Changes In Body Language In The Post Pandemic World
The COVID-19 pandemic posed a challenge to the entire world of how to continue functioning even when all of us were physically cut off from each other. In that sense, the pandemic presented the world with one giant social experiment, and function we did! Most of the businesses adapted their models, operations and interactions to tweak it for a remote and technology savvy work environment. How did this change the way we communicate with and understand each other? How many changes have taken place in our nonverbal communication? Which of these were temporary and how many are here to stay?
Changes in our body language
During the peak days of the pandemic, with social distancing becoming the new normal, we might have become a bit more deliberate about expressing ourselves, we might be more “loud” non-verbally. For example, a tight hug could, in normal circumstances, tell our friend we were super thrilled to see them, if now we are following strict social distancing, we might choose to show this same excitement with greater expression in our body language or else let them know the same with more excitement in our voice. Similarly, if our mask is on and we wanted to acknowledge our neighbor passing by, the polite smile would not be visible so we might raise our eyebrows, or nod back at them or else raise our hand to greet. The same goes for how we express ourselves while explaining concepts in a meeting room – the body language is louder since the people are farther away from us than usual.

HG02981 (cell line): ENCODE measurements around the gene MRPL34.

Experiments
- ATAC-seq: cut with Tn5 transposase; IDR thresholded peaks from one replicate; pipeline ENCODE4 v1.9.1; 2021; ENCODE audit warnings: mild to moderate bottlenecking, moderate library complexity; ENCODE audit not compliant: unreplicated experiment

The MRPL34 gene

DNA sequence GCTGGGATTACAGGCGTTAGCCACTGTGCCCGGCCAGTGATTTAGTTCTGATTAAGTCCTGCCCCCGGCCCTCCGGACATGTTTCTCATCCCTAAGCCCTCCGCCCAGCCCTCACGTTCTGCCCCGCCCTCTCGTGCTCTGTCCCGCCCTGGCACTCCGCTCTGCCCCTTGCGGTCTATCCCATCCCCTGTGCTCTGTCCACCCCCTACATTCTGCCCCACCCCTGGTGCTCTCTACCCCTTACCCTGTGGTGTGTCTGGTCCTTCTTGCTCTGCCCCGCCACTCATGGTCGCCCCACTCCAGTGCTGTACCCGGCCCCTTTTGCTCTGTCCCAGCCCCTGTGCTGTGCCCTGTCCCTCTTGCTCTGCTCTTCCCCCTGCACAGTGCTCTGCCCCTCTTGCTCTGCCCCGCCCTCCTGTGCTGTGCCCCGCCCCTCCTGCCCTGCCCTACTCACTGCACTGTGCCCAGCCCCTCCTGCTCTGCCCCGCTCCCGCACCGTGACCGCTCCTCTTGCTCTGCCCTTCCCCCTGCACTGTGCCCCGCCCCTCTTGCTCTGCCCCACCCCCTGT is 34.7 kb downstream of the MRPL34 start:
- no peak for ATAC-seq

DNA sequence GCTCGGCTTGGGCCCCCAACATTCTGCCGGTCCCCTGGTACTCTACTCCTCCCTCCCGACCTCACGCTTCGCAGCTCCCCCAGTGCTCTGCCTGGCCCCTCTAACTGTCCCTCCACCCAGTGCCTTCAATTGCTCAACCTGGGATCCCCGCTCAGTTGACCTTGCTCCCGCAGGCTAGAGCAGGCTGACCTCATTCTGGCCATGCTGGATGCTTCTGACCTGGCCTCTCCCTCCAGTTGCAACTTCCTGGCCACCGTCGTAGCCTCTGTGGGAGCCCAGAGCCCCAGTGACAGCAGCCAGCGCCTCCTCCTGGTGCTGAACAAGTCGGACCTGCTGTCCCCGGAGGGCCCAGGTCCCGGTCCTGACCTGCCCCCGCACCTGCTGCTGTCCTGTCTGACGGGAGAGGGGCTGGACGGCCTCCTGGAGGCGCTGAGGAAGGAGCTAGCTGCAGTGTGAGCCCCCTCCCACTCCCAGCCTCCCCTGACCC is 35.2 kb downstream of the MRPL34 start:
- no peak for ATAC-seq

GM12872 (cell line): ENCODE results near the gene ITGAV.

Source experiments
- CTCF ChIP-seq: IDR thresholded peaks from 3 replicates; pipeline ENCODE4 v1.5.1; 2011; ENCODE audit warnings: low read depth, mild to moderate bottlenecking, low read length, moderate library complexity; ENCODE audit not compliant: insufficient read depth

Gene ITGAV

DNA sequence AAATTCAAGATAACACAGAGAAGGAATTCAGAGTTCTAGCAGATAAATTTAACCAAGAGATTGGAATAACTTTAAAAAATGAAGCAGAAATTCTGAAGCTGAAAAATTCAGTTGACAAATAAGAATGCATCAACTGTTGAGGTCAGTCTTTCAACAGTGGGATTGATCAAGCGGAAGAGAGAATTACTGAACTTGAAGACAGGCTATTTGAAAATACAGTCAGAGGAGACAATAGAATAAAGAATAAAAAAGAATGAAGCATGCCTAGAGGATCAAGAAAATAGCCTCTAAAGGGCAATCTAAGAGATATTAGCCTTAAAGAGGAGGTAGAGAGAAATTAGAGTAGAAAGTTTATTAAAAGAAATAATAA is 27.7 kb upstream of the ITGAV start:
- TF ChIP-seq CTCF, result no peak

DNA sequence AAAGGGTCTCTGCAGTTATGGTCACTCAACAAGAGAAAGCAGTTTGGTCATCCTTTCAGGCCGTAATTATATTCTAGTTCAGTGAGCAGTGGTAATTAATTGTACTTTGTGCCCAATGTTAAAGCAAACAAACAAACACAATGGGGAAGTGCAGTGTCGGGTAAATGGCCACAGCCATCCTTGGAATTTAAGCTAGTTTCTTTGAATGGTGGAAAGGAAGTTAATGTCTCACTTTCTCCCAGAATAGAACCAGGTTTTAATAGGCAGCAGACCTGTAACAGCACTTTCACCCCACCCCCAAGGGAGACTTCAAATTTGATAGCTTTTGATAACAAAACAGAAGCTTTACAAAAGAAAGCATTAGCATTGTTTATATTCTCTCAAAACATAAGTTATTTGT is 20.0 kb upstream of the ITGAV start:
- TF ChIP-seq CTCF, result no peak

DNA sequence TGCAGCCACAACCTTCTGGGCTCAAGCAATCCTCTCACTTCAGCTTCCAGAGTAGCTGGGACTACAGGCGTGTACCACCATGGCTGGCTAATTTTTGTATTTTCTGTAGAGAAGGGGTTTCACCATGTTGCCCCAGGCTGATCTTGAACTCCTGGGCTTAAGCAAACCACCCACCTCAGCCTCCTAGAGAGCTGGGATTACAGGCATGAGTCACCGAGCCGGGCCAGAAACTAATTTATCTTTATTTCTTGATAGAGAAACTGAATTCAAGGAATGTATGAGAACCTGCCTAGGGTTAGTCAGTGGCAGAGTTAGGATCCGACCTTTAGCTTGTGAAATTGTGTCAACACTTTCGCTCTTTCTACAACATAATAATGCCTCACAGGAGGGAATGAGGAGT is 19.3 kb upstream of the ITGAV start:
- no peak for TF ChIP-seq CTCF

Changes in how we understand others
When the pandemic was at its peak, our body’s tendency to keep freezing or showing resistance to other people was much more than usual – a heightened fight or flight reaction. And I believe we all became a little better at being able to pick up the subtler cues of others around us because suddenly we could not rely only on the facial expressions of others so we started noticing other body changes as well. And this was because we were deliberately looking – will this person be comfortable with me being close to them or not, will this person mind if I take my mask off or not and so on. Whether we will continue to stay just as observant once things are back to normal, some of us might, but for habits to form, the society would need longer time to practice this skill of deliberately observing others.
Missed cues for online meetings
When the video call frame is not set right, (e.g. torso not visible, too much light in the background etc) a lot of the expressions of our counterpart are missed out. Our team has always emphasized that one needs to look beyond the faces to be able to decipher people. Now more people are requiring this training to be able to decipher the body language of their counterparts beyond facial expressions during video calls. With training, it is possible to do this. Also, in order to express oneself, we often use hand gestures along with facial expressions and vocal intonation. People need to learn to tweak their hand gestures to make them more visible online since often these get hidden. When vocal intonation is less and hand gestures are not visible, long conversations often sound monotonous, boring and strenuous.